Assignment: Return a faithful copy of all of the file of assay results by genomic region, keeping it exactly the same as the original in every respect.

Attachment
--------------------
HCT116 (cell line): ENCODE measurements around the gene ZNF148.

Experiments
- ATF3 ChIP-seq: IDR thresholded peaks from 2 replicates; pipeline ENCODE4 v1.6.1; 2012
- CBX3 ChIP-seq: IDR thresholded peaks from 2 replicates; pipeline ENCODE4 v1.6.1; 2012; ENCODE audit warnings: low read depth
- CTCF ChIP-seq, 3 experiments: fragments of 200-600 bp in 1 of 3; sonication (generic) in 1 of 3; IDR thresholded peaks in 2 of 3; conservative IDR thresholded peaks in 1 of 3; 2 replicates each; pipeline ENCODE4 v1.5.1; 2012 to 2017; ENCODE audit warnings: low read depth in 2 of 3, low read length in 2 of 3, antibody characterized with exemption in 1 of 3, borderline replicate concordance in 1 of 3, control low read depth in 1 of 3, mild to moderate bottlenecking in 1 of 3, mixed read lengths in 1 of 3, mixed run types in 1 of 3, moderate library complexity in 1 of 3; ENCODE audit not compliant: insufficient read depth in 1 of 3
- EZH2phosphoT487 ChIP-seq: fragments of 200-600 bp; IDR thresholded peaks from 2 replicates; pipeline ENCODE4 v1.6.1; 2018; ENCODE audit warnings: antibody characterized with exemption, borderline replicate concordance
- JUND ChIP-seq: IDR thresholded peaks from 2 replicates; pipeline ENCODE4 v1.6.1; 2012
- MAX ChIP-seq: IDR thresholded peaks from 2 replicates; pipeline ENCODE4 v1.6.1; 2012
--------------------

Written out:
HCT116 (cell line): ENCODE measurements around the gene ZNF148.

Experiments
- ATF3 ChIP-seq: IDR thresholded peaks from 2 replicates; pipeline ENCODE4 v1.6.1; 2012
- CBX3 ChIP-seq: IDR thresholded peaks from 2 replicates; pipeline ENCODE4 v1.6.1; 2012; ENCODE audit warnings: low read depth
- CTCF ChIP-seq, 3 experiments: fragments of 200-600 bp in 1 of 3; sonication (generic) in 1 of 3; IDR thresholded peaks in 2 of 3; conservative IDR thresholded peaks in 1 of 3; 2 replicates each; pipeline ENCODE4 v1.5.1; 2012 to 2017; ENCODE audit warnings: low read depth in 2 of 3, low read length in 2 of 3, antibody characterized with exemption in 1 of 3, borderline replicate concordance in 1 of 3, control low read depth in 1 of 3, mild to moderate bottlenecking in 1 of 3, mixed read lengths in 1 of 3, mixed run types in 1 of 3, moderate library complexity in 1 of 3; ENCODE audit not compliant: insufficient read depth in 1 of 3
- EZH2phosphoT487 ChIP-seq: fragments of 200-600 bp; IDR thresholded peaks from 2 replicates; pipeline ENCODE4 v1.6.1; 2018; ENCODE audit warnings: antibody characterized with exemption, borderline replicate concordance
- JUND ChIP-seq: IDR thresholded peaks from 2 replicates; pipeline ENCODE4 v1.6.1; 2012
- MAX ChIP-seq: IDR thresholded peaks from 2 replicates; pipeline ENCODE4 v1.6.1; 2012